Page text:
The Contenders: Villanova and Creighton. If defense wins championships, then Villanova is in pretty good shape to make some noise. The Wildcats have one of the best defenses around the conference. Villanova is the only Big East team to hold opponents below 60 points, on average. Similarly, it has held opponents to a conference-best 38.1 percent on the floor and just 27.4 percent from long range. On the other end of the court, the Wildcats take excellent care of the ball, boasting the second-lowest turnover rate in the entire country. Led mainly by the play of their guards, when Adrianna Hahn, Alex Louin, and Kelly Jekot heat up--it can be problematic for their opponents. However, the Wildcats also have a not-so-secret-anymore weapon off the bench in Mary Gedaka, this year’s Sixth Woman of the Year and one of the most efficient players on offense in the conference. The Lady ‘Cats might have borrowed the motto of “shoot ‘em up, sleep in the streets” from the men’s team, since the three-point line is so vital to their game plan. They will go as far as the hot hand will take them, but may possibly save themselves with a tough defensive effort if shots aren’t falling. This team can be a bit inconsistent at times, but they have played their best basketball as of late, since starting off conference play slowly.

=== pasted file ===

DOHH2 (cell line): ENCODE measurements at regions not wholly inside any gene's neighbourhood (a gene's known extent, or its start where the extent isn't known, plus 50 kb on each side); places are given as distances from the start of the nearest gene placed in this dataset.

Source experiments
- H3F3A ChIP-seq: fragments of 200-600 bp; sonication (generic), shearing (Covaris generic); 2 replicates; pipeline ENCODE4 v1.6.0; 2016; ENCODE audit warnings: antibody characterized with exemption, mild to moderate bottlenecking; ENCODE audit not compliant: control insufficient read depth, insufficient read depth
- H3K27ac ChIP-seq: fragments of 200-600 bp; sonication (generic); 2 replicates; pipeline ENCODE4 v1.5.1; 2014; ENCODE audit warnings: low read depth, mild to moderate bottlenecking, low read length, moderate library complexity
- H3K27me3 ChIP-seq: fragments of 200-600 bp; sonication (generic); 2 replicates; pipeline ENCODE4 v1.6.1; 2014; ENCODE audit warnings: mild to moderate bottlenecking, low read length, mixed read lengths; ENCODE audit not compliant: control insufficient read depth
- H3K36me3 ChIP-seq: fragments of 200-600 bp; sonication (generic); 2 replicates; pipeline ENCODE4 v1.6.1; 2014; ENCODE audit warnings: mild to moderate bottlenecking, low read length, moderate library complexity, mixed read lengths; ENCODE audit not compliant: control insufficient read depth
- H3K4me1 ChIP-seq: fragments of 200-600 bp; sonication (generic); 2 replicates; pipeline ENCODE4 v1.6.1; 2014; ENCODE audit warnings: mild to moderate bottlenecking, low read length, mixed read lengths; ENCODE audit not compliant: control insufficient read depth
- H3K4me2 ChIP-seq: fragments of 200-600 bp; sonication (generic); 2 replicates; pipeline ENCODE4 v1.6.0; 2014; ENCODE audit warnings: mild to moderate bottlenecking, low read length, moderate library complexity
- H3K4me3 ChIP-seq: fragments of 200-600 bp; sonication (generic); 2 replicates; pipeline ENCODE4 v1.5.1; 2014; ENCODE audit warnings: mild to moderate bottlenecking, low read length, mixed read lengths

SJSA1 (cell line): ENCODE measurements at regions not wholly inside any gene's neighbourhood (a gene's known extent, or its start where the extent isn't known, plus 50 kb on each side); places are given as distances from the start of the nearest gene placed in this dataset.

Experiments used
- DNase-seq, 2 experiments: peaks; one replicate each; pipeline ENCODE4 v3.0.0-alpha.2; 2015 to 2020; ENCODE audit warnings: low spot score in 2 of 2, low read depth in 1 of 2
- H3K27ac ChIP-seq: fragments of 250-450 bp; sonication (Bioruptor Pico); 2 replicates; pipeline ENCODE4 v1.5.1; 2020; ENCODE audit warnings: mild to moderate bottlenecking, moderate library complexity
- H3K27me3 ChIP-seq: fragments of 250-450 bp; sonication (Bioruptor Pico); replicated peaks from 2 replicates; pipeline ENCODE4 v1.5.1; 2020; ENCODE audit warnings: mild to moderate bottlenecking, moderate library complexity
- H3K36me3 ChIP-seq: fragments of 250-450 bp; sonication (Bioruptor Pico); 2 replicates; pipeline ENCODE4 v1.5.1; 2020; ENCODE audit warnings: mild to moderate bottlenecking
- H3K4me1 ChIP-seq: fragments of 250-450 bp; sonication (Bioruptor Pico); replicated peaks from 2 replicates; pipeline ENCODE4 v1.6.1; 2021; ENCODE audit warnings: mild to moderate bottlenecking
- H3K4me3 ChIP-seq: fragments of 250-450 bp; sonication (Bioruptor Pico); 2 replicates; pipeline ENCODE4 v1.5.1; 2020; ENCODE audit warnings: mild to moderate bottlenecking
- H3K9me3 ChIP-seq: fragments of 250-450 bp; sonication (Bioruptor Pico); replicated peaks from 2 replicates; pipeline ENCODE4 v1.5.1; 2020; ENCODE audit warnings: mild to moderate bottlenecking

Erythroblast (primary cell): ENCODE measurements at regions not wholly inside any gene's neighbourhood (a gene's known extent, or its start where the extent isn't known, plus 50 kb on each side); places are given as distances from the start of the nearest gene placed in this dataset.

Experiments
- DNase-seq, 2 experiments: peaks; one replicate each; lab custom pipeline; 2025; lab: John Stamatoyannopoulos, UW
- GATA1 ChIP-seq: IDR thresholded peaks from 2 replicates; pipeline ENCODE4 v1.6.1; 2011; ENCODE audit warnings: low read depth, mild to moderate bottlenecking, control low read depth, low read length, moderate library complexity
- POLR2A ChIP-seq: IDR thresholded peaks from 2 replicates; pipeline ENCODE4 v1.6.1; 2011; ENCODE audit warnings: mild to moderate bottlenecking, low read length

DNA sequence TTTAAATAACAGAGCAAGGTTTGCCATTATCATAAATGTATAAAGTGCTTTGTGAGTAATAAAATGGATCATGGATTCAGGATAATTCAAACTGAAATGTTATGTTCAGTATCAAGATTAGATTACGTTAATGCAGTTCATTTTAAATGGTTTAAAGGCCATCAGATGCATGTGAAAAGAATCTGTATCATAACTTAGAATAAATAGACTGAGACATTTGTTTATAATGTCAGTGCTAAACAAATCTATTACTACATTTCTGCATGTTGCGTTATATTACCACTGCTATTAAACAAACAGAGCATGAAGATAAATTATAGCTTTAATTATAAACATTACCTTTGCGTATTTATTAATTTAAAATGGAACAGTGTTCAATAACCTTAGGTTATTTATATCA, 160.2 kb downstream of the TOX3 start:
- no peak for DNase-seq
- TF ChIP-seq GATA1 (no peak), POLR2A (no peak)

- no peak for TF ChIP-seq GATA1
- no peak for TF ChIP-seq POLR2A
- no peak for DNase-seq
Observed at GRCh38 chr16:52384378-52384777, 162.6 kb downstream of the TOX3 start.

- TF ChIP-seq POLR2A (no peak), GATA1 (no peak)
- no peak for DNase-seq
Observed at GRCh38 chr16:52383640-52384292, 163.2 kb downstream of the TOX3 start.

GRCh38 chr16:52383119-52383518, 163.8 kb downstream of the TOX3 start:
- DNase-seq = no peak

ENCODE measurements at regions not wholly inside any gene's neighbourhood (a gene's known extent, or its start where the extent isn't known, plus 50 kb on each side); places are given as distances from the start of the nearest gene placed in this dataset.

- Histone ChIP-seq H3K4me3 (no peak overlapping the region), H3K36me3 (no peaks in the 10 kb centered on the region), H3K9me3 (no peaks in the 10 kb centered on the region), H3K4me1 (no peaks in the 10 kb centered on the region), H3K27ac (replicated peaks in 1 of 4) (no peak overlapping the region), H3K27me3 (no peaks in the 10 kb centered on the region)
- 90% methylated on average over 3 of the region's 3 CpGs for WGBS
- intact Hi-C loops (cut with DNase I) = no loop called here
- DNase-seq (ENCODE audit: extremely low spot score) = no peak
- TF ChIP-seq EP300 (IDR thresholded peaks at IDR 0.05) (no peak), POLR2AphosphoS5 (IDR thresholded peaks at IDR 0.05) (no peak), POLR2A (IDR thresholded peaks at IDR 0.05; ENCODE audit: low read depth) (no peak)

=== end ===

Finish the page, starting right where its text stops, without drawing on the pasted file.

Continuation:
As for the Bluejays, they’re battle tested. They might have been up-and-down at a number of points this season, but they’re an impressive 5-1 in overtime games. Two of those wins needed double-overtime, while another needed quadruple-overtime. Creighton might have graduated two great contributors last season, but it still has plenty of experience and talent to go around. Senior guard Sydney Lamberty has been a staple for the Bluejays since her freshman year. She’s gotten better with each season and has certainly saved her best for last. Lamberty does a bit of everything for the Bluejays and has thrived since transitioning into becoming the team’s main facilitator. She’s averaging 11.6 points, 6.4 rebounds, and 5.4 assists--which is the second-highest in the conference, behind DePaul’s Campbell. Then there’s Audrey Faber, who has lived up to the hype of being Creighton’s first-ever top-100 recruit coming out of high school. Faber is an all-around threat at the forward position. She can score inside, as well as stretch out her game to the perimeter. Jaylyn Agnew rounds off this trio-dynamic at Creighton with her three-point shooting ability. She’s drained 38.5 percent of her long range shots and is also a tough defender on the opposite end of the court. While this trio leads the way, keep an eye out for Olivia Elger and Temi Carda coming in off the bench--two vital players in the rotation, with Carda being named to the Big East All-Freshman team.